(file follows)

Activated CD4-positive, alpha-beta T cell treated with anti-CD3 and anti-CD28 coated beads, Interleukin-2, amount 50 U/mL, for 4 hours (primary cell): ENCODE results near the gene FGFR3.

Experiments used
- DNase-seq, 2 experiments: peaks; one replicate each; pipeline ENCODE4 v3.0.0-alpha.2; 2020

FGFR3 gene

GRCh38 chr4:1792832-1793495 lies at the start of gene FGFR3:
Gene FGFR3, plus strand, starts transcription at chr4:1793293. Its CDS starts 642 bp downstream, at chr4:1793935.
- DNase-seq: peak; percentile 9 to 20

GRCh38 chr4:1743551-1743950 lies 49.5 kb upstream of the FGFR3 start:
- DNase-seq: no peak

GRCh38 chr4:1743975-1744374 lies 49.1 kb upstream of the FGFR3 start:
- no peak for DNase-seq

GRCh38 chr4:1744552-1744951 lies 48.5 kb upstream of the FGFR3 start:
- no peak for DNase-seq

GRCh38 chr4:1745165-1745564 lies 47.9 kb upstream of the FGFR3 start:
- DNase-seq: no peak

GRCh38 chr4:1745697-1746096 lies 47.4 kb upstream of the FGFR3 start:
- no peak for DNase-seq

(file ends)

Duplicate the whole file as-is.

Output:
Activated CD4-positive, alpha-beta T cell treated with anti-CD3 and anti-CD28 coated beads, Interleukin-2, amount 50 U/mL, for 4 hours (primary cell): ENCODE results near the gene FGFR3.

Experiments used
- DNase-seq, 2 experiments: peaks; one replicate each; pipeline ENCODE4 v3.0.0-alpha.2; 2020

FGFR3 gene

GRCh38 chr4:1792832-1793495 lies at the start of gene FGFR3:
Gene FGFR3, plus strand, starts transcription at chr4:1793293. Its CDS starts 642 bp downstream, at chr4:1793935.
- DNase-seq: peak; percentile 9 to 20

GRCh38 chr4:1743551-1743950 lies 49.5 kb upstream of the FGFR3 start:
- DNase-seq: no peak

GRCh38 chr4:1743975-1744374 lies 49.1 kb upstream of the FGFR3 start:
- no peak for DNase-seq

GRCh38 chr4:1744552-1744951 lies 48.5 kb upstream of the FGFR3 start:
- no peak for DNase-seq

GRCh38 chr4:1745165-1745564 lies 47.9 kb upstream of the FGFR3 start:
- DNase-seq: no peak

GRCh38 chr4:1745697-1746096 lies 47.4 kb upstream of the FGFR3 start:
- no peak for DNase-seq